The lower half of the rear garden remains a disappointment. Someday, though not soon, it will return to its previous glory, or some approximation of it, I’m certain. The culprit responsible for the area’s decline was a doubling of our yearly rainfall a few years ago. The lower half of the garden is indeed also lower in elevation, with rainwater draining onto it from this and neighboring properties so that a part of the garden that was once advantageously damp became waterlogged enough to kill nearly every woody tree and shrub.
The variegated ‘Wolf Eyes’ Chinese dogwood (Cornus kousa ‘Wolf Eyes’, above) perished in ground that was raised above the dampness and relatively dry, or so I thought, but it turned persistently damp after the many inches of additional rainfall. After a decade or more the dogwood had grown only to eight feet tall and a bit wider with dense branching, as is the habit of this shrubby tree. Each year in late May it was covered in blooms, and certainly it was a heartbreaking loss.
While I don’t expect another deluge to match this, I’ve been careful in replanting to avoid moisture sensitive trees and shrubs, and in the near future (I hope) this will look less like a garden under construction. The jewel of the planting is a Sweetbay magnolia (Magnolia virginiana, above) that should thrive in constant dampness in the wettest area, and it is joined by sweetshrubs (Calycanthus) and chokeberries (Aronia) that should eventually fill the area.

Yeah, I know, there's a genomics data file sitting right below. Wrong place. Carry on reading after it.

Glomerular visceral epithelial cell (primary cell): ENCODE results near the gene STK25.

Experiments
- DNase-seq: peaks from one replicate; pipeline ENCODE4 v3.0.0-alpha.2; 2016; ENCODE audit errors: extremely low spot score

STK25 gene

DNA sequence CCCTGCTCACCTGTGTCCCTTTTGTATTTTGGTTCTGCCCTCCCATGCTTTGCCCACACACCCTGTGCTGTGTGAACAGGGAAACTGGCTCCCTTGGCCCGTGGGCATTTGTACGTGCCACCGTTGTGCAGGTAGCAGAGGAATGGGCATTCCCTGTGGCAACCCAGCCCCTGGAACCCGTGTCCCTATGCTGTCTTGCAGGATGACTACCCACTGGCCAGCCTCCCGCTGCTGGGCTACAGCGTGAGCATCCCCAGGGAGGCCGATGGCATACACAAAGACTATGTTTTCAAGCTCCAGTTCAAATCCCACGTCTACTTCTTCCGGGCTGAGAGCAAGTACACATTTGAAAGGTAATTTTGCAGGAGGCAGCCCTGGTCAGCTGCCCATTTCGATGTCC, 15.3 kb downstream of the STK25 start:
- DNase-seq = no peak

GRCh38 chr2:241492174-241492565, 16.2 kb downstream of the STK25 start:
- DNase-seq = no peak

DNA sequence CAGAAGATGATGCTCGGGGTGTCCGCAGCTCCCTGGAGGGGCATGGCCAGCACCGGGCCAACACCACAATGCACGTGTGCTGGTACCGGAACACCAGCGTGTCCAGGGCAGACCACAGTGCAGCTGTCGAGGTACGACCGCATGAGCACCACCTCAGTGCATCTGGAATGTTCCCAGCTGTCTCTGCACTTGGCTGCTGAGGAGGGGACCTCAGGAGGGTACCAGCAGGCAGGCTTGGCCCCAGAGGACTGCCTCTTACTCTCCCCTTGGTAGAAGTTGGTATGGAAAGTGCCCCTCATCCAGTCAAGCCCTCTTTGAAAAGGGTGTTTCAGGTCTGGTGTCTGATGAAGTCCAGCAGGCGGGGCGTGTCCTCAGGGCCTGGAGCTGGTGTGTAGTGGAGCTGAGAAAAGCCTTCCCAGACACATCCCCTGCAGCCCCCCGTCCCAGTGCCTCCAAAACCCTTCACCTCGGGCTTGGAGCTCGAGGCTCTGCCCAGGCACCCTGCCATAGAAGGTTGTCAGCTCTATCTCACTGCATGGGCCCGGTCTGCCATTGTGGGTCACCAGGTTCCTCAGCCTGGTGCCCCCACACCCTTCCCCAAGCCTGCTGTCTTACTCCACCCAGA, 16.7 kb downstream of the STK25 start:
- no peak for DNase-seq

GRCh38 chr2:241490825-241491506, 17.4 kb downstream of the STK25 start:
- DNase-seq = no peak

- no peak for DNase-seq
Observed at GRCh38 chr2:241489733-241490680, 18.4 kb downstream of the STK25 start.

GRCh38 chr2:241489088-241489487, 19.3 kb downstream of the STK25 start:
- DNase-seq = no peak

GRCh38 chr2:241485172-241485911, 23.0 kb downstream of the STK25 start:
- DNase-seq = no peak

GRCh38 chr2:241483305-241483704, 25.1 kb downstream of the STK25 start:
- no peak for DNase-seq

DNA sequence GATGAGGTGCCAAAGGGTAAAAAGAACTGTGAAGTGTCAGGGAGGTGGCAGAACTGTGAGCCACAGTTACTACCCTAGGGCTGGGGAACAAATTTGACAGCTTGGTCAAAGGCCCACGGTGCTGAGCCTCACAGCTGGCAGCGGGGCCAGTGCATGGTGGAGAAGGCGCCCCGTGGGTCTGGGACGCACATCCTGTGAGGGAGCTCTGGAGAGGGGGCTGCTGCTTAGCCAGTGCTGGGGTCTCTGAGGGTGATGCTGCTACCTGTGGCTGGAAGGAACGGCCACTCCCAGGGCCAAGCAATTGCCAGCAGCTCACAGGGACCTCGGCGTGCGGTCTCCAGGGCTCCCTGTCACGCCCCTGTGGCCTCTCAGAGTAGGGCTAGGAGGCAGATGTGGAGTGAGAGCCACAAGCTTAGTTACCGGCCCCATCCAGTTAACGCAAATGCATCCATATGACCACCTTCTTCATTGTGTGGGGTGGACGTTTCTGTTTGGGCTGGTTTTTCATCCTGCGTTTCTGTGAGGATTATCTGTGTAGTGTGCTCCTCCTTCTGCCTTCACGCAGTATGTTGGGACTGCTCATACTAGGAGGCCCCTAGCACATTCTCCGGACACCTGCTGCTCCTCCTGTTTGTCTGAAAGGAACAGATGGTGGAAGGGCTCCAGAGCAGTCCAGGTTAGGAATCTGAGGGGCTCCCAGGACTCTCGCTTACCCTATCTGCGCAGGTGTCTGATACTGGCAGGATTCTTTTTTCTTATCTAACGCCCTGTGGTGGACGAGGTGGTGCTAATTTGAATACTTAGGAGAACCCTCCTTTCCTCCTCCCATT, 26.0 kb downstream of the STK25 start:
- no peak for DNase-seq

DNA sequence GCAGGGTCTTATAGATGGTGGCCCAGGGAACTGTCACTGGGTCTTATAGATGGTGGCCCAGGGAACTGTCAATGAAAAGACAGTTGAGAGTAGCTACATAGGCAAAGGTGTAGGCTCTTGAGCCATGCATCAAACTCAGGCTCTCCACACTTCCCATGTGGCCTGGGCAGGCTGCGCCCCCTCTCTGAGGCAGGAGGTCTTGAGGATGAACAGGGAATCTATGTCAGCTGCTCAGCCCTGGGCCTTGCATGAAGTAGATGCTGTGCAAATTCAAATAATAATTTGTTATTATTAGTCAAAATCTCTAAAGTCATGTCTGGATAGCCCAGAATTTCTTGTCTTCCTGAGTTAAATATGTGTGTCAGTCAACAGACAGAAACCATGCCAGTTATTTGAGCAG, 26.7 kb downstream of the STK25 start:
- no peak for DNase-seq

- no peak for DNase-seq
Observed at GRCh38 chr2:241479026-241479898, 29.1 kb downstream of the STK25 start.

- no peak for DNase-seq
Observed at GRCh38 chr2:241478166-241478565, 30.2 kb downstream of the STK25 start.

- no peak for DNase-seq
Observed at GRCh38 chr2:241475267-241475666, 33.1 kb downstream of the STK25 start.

In the drier area of the upper half of the rear garden, ‘Samaritan’ (Cornus kousa ‘Samaritan’, above), with similar variegation to ‘Wolf Eyes’, has a very dissimilar form, growing upright and tall, and though it is placed close to other small trees, it towers above. Unfortunately, flowers on lower, more shaded branches are scattered, and while ‘Samaritan’ does not flower as heavily as ‘Wolf Eyes’ there are plenty of blooms on upper branches in the sun.
Two green leafed Chinese dogwoods, one in shade, the other in nearly full sun, show the effect of sunlight on flowering. In shade there are few blooms, and in a sunnier spot leaves can hardly be seen through the abundant flowers (above).
In a long planned project, I have cleared out much of the area beneath variegated leaf redbuds (Cercis canadensis ‘Silver Cloud’, above) and fringetrees (Chionanthus virginicus) along the southern property line. An impractical path, reached only by carefully stepping between orchids and other perennials, is lined with native jack-in-the-pulpits, astilbes, and hostas, and was encouraged by the demise of a wide spreading ninebark (Physocarpus opulifolius ‘Monlo’) and the wide void left following its removal. The shaded path leads to nowhere, but in addition to creating areas for shade planting it opens a lane to view the magnificent European beech (Fagus sylvatica ‘Pendula’) that had been hidden behind too many other trees and shrubs for too long.